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lalibela

Lalibela’s carved churches are an eighth wonder of the world. The exhilarating climate and views around F & R the finest in the land. The town’s isolation and small size are enjoying the best lodgings outside Ethiopia’s capital. With visitors returning. Yet much of the rural population of the highlands are poor like their ancestors. Yemrehanna Kristos is visited by car or van from Lalibela. Asheton Mariam monastery and origin of many holy books lying higher at 3000 meters. Asheton translates to ‘aroma’ in Amharic because King Neakutoleas the nephew of King Lalibela burned frankincense building St. Mary’s Church making it easier to find. A further trek to Degosach at the 11,000′ level of Abune Yosef is also inspiring.

Lalibela though Ethiopia’s famous town popularity hasn’t eliminated poverty. As younger women and children are seen going about daily tasks under heavy work-loads. Activities reflecting contrast with the standards of developed countries where visitors are from. Although sanitation and cleanliness may look threadbare, our accommodations are not.

A note about Lalibela’s water supply. Water is treated but most visitors use our bottled water for drinking purposes.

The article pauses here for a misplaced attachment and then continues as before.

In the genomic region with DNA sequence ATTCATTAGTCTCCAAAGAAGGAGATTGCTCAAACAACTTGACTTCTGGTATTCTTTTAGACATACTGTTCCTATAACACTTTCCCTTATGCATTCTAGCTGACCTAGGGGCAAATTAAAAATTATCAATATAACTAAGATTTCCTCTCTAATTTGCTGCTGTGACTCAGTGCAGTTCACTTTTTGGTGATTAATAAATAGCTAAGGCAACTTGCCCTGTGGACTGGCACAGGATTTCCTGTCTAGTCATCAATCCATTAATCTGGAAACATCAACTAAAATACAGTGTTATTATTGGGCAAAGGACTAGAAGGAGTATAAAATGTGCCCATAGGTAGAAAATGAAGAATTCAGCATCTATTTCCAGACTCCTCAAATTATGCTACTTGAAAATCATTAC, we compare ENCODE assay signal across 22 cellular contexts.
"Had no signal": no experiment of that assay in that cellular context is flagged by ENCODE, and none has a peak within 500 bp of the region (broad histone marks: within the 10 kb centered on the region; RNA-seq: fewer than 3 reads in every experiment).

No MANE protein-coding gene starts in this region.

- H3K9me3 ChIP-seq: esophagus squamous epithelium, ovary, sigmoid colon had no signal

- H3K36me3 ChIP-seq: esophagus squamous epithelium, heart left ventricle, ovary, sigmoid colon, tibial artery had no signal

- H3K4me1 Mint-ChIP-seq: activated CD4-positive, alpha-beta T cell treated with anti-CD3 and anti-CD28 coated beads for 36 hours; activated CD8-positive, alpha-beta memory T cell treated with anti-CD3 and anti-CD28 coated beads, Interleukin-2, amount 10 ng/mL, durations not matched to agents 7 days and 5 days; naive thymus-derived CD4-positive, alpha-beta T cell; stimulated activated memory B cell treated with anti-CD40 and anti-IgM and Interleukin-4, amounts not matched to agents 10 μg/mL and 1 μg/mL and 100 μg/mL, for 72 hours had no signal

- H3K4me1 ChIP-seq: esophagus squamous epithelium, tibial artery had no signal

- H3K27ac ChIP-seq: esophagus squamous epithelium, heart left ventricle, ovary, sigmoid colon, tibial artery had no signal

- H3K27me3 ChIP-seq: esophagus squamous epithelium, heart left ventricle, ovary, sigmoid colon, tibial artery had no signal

Lalibela, formerly Roha, was founded by King Gebre Mesquel Lalibela of the Zagwe dynasty about 900 years ago. Today ecclesiastical centre of Ethiopian Orthodoxy and a major pilgrimage site. Though church exteriors and interiors are of local volcanic tufa the architecture’s diverse, forming isolated monoliths within deep pits and hewn out of the cliff-face. Most operating with daily services. Disputes are ongoing in relation to church construction, and the duration of erection. Orthodox traditions claiming edifice construction was miraculously intervened. Legends recounting how angels replaced day-labourers during night periods to accomplish it.

Oldest hewn buildings were not originally churches but became churches by the 11th or 12th centuries. Structures which are similar to those in Axum in northern Ethiopia and later extended. Some designs have been compared to the Tomb of Adam, or the Church of Golgotha, in the original Jerusalem. Lalibela’s waterway Yordanos translates to ‘Jordan’ in the local dialect. Debre Zeit (a hill in Lalibela) with the ‘Mount of Olives’ in Jerusalem.

It is accepted King Lalibela was rebuilding Jerusalem after the historical sacking of Lalibela’s counterpart by the Muslim king Saladin. All remains of the Ethiopian monarch being a cloth-draped feature in the Church of Golgotha. An unlikely monument for one of Ethiopia’s pivotal kings.

Note: Guides in Ethiopia are licensed in various ways depending on the area. Rock-hewn church-guides in Lalibela are licensed only for local churches and monuments. Federally licensed tour-guides are licensed to operate in other parts of Ethiopia

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